2. Outpost (September 2012)
3. Horde (2013)
In Deuce’s world, people earn the right to a name only if they survive their first fifteen years. By that point, each unnamed ‘brat’ has trained into one of three groups–Breeders, Builders, or Hunters, identifiable by the number of scars they bear on their arms. Deuce has wanted to be a Huntress for as long as she can remember.
As a Huntress, her purpose is clear—to brave the dangerous tunnels outside the enclave and bring back meat to feed the group while evading ferocious monsters known as Freaks. She’s worked toward this goal her whole life, and nothing’s going to stop her, not even a beautiful, brooding Hunter named Fade. When the mysterious boy becomes her partner, Deuce’s troubles are just beginning.
Down below, deviation from the rules is punished swiftly and harshly, and Fade doesn’t like following orders. At first Deuce thinks he’s crazy, but as death stalks their sanctuary, and it becomes clear the elders don’t always know best, Deuce wonders if Fade might be telling the truth. Her partner confuses her; she’s never known a boy like him before, as prone to touching her gently as using his knives with feral grace.
As Deuce’s perception shifts, so does the balance in the constant battle for survival. The mindless Freaks, once considered a threat only due to their sheer numbers, show signs of cunning and strategy… but the elders refuse to heed any warnings. Despite imminent disaster, the enclave puts their faith in strictures and sacrifice instead. No matter how she tries, Deuce cannot stem the dark tide that carries her far from the only world she’s ever known.
Why I Started Reading This Book and Final Verdict
Enclave was one of those books that I didn’t think that I would end up liking but have been told to read. I seem to be all “Meh, blah, whatever” about these post-apocalyptic and dystopian books before I read them — honestly, the synopses never really intrigue or entice me — but I enjoyed Enclave. It didn’t wow me like Divergent did (for some reason, these two books are linked in my head), but I’m definitely interested in picking up Outpost when it releases.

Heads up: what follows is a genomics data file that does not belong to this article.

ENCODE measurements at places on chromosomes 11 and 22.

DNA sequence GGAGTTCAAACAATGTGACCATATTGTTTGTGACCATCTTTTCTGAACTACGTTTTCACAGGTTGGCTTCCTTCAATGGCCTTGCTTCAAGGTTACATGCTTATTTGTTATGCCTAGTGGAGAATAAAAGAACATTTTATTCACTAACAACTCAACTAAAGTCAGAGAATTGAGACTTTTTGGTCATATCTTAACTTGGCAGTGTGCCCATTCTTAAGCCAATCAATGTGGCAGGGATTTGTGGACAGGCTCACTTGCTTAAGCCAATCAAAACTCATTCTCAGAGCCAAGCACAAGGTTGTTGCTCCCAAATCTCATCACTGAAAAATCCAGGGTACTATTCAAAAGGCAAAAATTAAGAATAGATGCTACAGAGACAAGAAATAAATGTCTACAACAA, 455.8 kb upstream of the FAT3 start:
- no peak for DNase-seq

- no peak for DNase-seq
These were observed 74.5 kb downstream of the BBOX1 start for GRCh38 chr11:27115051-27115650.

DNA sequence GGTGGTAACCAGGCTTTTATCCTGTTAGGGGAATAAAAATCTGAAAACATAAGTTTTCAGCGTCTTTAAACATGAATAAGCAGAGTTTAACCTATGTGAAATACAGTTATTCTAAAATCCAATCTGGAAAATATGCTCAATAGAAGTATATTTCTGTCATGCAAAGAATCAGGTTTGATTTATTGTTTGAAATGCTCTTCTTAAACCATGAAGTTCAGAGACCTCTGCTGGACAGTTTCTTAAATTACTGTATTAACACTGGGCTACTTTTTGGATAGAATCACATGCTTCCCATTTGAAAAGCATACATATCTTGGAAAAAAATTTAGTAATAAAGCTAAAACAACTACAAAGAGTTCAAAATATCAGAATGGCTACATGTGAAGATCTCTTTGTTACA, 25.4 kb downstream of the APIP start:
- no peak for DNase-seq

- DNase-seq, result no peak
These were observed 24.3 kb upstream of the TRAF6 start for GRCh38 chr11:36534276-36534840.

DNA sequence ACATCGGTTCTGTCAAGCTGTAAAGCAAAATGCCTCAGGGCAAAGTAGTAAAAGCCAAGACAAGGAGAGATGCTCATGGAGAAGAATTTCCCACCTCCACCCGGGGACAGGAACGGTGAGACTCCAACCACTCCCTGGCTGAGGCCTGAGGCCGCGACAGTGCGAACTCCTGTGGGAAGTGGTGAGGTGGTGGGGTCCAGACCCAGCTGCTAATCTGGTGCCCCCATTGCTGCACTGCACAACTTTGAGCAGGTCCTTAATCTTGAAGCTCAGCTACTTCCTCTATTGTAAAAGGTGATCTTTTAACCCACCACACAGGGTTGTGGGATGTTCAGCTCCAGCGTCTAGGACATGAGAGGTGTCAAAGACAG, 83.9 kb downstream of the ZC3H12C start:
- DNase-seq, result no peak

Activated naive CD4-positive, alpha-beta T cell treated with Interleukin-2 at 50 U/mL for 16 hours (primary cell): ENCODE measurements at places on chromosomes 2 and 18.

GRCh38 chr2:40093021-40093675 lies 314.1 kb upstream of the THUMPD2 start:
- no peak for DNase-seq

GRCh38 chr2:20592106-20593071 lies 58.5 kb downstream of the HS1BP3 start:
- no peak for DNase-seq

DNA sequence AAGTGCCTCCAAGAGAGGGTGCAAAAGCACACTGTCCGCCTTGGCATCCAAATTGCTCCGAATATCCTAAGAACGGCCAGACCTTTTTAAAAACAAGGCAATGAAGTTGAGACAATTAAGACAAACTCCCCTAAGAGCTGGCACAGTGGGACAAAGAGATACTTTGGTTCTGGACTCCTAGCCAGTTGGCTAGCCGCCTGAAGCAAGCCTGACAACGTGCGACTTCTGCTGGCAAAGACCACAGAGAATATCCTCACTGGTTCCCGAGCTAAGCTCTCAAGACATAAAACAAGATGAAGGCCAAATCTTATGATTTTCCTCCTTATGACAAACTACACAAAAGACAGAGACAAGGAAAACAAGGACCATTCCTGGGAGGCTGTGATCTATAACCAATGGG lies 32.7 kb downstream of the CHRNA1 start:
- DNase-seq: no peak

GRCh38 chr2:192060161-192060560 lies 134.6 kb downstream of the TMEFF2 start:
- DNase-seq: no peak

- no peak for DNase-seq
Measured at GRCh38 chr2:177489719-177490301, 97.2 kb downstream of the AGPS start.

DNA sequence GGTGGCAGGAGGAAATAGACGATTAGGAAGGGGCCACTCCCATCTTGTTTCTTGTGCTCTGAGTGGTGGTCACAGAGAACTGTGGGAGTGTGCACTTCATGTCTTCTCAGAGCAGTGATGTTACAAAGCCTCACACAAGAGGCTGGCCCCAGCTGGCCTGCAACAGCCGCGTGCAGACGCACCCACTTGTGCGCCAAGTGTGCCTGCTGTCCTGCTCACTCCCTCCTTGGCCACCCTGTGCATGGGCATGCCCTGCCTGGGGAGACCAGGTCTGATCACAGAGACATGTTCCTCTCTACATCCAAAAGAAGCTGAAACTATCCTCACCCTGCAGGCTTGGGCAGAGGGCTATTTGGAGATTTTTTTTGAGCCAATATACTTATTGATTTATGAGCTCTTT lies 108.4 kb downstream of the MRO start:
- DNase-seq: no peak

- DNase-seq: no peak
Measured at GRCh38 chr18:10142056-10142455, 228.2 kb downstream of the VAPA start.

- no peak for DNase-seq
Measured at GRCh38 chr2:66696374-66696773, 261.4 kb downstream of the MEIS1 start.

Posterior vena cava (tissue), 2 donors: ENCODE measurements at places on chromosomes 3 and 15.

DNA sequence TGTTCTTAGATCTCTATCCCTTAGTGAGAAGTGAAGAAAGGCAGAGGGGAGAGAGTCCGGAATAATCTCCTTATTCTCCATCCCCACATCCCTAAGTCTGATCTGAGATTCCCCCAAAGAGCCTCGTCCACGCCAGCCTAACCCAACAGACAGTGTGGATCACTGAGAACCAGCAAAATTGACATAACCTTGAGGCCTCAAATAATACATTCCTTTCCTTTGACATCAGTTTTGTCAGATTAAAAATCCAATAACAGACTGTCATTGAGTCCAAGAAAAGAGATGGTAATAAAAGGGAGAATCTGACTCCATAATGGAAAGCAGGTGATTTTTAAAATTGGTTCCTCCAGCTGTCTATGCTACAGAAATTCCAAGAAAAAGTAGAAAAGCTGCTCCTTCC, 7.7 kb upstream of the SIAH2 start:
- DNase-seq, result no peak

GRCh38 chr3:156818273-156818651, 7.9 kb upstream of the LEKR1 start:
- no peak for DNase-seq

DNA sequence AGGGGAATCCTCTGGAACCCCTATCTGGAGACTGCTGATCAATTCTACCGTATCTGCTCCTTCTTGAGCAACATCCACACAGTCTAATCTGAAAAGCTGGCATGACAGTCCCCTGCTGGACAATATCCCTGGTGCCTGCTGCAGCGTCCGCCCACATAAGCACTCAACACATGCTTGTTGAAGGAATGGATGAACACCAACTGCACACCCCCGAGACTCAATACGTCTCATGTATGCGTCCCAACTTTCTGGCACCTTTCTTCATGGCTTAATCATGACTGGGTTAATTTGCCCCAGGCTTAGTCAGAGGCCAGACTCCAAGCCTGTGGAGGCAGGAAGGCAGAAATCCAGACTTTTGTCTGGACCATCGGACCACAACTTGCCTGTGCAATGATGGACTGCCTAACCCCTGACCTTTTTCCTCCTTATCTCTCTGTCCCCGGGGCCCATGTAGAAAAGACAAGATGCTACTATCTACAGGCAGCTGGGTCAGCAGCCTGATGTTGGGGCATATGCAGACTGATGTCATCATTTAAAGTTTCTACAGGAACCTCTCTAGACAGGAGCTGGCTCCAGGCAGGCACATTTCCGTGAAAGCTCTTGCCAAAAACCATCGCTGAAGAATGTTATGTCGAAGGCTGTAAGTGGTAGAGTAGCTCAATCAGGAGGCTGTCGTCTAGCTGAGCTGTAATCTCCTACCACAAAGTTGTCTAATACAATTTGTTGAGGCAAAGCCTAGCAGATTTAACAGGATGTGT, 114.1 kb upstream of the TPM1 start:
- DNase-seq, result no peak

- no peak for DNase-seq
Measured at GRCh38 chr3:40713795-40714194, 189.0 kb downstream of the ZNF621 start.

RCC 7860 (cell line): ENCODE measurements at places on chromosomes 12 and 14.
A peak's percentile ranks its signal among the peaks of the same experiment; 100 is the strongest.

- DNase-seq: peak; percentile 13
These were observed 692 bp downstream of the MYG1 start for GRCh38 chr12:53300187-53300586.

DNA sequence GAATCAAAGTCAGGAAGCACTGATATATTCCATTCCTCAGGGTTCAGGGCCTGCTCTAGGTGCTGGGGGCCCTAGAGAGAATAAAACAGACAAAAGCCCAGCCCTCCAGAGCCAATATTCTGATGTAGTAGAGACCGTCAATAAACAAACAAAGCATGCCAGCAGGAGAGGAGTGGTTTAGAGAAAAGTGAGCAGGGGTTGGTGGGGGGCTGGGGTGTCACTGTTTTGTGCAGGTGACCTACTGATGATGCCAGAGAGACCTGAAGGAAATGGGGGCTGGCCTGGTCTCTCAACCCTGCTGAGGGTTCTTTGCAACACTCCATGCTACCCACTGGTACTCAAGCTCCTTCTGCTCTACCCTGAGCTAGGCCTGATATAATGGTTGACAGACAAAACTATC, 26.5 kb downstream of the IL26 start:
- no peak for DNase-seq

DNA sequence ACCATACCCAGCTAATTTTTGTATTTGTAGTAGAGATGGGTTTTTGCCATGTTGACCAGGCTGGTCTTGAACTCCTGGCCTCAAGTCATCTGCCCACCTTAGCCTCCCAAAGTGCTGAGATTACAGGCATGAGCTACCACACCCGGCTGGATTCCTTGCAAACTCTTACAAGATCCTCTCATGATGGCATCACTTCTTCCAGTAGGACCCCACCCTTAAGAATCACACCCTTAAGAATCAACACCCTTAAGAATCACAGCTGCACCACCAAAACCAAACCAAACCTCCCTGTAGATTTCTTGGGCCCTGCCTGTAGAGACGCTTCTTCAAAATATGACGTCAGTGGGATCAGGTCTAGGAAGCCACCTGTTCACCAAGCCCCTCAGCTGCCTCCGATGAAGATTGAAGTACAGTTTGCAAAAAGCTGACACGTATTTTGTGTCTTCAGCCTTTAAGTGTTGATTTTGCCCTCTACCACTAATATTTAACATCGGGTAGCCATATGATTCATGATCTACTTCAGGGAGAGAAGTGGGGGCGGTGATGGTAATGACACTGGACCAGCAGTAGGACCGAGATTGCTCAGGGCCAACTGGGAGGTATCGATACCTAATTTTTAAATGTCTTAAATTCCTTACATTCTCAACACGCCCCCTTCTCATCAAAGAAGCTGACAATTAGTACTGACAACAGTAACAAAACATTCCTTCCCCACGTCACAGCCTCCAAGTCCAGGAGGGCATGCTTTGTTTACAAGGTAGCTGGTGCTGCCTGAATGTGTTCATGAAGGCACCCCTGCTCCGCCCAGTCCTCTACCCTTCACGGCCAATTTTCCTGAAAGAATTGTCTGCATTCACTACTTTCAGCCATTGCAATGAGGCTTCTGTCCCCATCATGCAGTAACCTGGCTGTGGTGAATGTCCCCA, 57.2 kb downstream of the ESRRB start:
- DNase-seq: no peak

Despite my lukewarm feelings toward zombie post-apocalyptic books, I felt that Enclave is part dystopian as well, and I think, for me at least, this is what makes it stand above other zombie books I have read in the past. And, of course, they are not zombies, but Freaks. The characters don’t seem to know much about the Freaks, and I found this both frustrating and exciting/scary. It took me a few chapters to get into the book, but once I did, it was difficult to put down. Once Deuce became a Hunter and got paired with Fade, things started getting interesting.
Other than a questionable name (I think I just spend too much time around guys), I liked Deuce’s character. Because of certain events that happen in the book, there was a period of adjustment that Deuce had to go through, and I think it was handled very well; it was both believable and stayed true to Deuce’s personality. And, for that, I was happy, because I have seen transitions in other books where the adjustment period was less than believable. I loved Fade, but I also felt a larger connection with him in the first part of Enclave. There were other things going on towards the second half of Enclave and it seemed like Fade took a backseat. I hope that changes in Outpost.
While the world building was vivid and real, the reasons for why the world the way it is is still unclear. This, in addition to the connection with the characters, makes me want to continue with the series. I want to know what happened. I am also very curious about the enclave and how that society came about. We don’t really learn much about its origins other than through Deuce’s beliefs and the society’s rules.
You Might Enjoy This Book If…
I think fans of both YA post-apocalyptic and dystopian genres will likely enjoy Enclave even if they are not zombie fans.